Michael Pollan talks about his book In Defense of Food, a seminal work that makes the argument for a simpler diet, emphasizing a common-sense approach to eating whole foods, less meat, and more plant-based foods. Read the full posts: Michael Pollan: In Defense Of Food Michael Pollan: In Defense Of Food 2 Michael Pollan: In […]
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A cautious new body of rigorous scientific research on the use of psilocybin mushrooms shows great promise for helping people improve their quality of life.
Michael Pollan’s book, In Defense of Food, provides the backdrop for his talk at the Bagdad Theater in Portland, Oregon.
Despite all the gains of the food movement over the past 10 years, how much has really changed in regards to our food system.
There’s a raging debate over what are healthy foods to eat and why. But has science contributed more harm than good to promoting healthy eating?
Michael Pollan completes the dots between government policy, public health and the cost and availability of fresh wholesome foods.
There’s more to eating than personal health. Pleasure, a sense of community, our sense of connection with nature, these are also all highly important needs.
Michael Pollan explains how Americans have come to view eating food through the lens of Nutritionism, a narrow ideology he argues is less reliable a guide than culture.
NPR radio talks with Michael Pollan about Tom Vilsack, Obama’s new pick for USDA secretary of agriculture.
November 24, 2010 In a very timely post, our friends at Nourish shared a video about a simple word, “nourish”, which was derived from the Latin nutrire. As many words do, this one also has different meanings. Many different thought leaders from the world of sustainable food and agriculture shared their interpretation of it. From […]
CBS News Interviews journalist Michael Pollan, along with Food Inc. producer and director, Robert Kenner. Tomatoes that don’t taste like a tomato (but hey, they also don’t bruise), cloned animal meats (really?), and a look behind the curtain of food production in America; this film presents a grim view inside our present food system. Michael […]
January 27, 2010 Posted on Oprah’s website page, dedicated to today’s show: Food 101 with Michael Pollan, there were several ‘extras’ available. The one that caught my eye was the opportunity to purchase Food, Inc. for just $9.99… at least until 11:59pm PST on January 29th (Friday), thru Amazon. A savings of $16.99. Not bad […]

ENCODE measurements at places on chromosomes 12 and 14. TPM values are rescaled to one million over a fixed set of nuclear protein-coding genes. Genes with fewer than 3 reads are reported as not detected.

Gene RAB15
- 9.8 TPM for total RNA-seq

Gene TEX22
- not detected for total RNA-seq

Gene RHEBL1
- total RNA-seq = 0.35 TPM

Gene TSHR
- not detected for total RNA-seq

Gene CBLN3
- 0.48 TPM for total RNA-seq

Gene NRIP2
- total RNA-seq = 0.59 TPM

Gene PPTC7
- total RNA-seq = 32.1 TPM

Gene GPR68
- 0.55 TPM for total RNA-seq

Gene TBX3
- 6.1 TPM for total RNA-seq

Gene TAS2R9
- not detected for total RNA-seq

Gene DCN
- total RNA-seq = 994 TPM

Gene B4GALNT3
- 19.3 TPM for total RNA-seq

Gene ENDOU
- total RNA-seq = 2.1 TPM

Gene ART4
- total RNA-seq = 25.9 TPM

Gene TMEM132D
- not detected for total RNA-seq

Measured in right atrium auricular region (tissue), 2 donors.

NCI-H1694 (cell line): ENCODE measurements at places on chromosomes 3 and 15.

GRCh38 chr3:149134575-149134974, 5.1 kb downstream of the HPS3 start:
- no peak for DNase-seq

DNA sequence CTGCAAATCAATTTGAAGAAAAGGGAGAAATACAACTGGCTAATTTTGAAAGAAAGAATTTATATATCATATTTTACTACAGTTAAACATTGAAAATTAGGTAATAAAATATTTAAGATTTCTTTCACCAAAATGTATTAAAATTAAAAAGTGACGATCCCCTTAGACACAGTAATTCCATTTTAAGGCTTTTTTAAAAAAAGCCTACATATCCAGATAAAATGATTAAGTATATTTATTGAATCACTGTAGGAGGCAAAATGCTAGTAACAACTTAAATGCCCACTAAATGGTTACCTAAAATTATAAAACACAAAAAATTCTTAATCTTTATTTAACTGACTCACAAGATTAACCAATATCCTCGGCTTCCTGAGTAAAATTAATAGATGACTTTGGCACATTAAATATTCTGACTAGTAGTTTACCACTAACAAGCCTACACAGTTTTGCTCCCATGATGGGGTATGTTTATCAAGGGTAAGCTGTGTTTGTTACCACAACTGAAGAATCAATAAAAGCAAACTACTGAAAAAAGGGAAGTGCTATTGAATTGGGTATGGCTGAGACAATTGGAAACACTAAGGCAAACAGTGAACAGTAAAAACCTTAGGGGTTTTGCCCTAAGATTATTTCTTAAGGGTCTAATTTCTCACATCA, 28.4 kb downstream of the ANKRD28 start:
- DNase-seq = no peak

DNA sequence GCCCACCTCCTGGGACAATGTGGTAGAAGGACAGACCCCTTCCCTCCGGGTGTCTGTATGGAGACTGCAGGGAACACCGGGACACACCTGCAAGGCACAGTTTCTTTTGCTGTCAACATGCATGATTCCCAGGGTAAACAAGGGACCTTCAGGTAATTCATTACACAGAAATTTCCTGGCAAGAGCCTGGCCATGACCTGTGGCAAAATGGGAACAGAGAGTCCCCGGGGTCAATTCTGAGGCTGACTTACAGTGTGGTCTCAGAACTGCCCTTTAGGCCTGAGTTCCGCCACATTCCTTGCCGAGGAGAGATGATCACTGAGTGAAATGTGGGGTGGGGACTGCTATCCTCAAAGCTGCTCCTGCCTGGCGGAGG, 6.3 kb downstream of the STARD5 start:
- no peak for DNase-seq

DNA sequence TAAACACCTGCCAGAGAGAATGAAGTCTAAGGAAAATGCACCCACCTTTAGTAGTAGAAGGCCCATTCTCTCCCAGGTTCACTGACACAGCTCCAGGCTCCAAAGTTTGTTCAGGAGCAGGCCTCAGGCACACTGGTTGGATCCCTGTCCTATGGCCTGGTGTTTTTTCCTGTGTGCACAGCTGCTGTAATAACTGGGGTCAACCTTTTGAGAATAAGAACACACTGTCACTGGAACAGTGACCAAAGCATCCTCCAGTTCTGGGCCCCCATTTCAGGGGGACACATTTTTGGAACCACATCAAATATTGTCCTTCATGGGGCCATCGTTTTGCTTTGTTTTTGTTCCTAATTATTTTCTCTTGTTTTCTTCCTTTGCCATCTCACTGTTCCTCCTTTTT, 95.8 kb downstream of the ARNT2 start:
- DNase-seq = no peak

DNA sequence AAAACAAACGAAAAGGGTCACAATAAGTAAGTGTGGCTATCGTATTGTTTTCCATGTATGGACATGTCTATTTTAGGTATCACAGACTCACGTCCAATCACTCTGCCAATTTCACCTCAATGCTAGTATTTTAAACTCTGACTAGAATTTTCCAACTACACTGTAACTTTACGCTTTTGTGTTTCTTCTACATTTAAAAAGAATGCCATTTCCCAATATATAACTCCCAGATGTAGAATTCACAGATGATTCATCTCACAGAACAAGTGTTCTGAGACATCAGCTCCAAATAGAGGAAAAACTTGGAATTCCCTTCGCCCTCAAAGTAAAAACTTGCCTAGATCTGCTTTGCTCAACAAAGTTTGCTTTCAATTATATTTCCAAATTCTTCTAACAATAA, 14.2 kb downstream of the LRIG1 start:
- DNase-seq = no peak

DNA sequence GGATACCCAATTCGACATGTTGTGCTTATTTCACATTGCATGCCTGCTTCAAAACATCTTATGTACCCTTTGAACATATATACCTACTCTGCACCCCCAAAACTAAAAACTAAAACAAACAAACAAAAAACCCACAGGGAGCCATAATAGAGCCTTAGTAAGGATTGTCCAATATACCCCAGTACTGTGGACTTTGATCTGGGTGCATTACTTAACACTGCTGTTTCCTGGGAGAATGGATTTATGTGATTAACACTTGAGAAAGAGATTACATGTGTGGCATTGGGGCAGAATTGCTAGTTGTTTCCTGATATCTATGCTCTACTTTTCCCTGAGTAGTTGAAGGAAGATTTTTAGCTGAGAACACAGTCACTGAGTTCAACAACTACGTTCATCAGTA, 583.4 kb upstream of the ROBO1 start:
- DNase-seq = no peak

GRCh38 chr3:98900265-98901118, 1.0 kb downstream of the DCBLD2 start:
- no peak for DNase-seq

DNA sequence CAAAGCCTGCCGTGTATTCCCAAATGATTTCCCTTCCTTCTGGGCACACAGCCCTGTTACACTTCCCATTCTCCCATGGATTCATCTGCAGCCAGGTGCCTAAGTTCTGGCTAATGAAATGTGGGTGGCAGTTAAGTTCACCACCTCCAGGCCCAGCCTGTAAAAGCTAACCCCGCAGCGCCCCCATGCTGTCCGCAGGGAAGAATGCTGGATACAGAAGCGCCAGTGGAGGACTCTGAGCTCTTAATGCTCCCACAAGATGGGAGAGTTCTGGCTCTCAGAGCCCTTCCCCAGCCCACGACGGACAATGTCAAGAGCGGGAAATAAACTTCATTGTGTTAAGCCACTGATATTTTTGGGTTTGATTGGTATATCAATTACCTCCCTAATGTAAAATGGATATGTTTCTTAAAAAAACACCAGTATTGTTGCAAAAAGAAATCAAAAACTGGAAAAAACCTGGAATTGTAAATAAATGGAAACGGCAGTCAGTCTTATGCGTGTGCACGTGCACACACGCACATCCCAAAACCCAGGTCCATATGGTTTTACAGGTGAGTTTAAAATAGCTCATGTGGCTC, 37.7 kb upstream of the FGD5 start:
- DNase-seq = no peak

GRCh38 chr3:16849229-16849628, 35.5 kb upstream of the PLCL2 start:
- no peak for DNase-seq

March 26, 2010 Civil Eats recently wrote up an excellent list of food-related TED Talks given over the years – neatly compiled, summarized, and embedded for easy access and view-ability. Included are: Jamie Oliver, Mark Bittman, Ann Cooper, Dan Barber, Carolyn Steel, and Michael Pollan. A big note of thanks to @StaceySlate for taking the […]
November 29, 2010 An op-ed piece by Michael Pollan and Eric Schlosser, in the New York Times, discussing the Food and Safety Modernization Bill (S510) which is yet to be passed. Here is a short an excerpt: “You would think that such reasonable measures to protect the health and safety of the American people would […]
April 27, 2010 Pam Mehnert, general manager of Outpost Natural Foods in the Milwaukee, WI, area, had an ‘Aha!’ moment and decided to challenge herself: stay out of the middle aisles of the grocery market, keep away from processed foods and over-packaged goods, and make from scratch all her meals and snacks. Her initial blog […]
There is probably no one left in the food and farming community who hasn’t heard the name Polyface, the Shenandoah Valley super-farm famous for its lush pastures, happy animals and natural husbandry overseen by self described “lunatic farmer” Joel Salatin. The farm has been featured in books and films, including Food, Inc. and Michael Pollan’s […]
Paul Hawken eloquently explains how the price of food is divorced from its true costs, and what this really means for society.
This page contains a video playlist guide of food and sustainability leaders that have appeared on Cooking Up a Story from our interview and talk segments.
Listening to Michael Pollan on a recent Terry Gross, Fresh Air interview, he reminds us where our modern agricultural policy began, and its intent.
Ken Meter expresses optimism for the future of local food economies, suggests we choose healthier foods to eat as a guide toward supporting local food economies.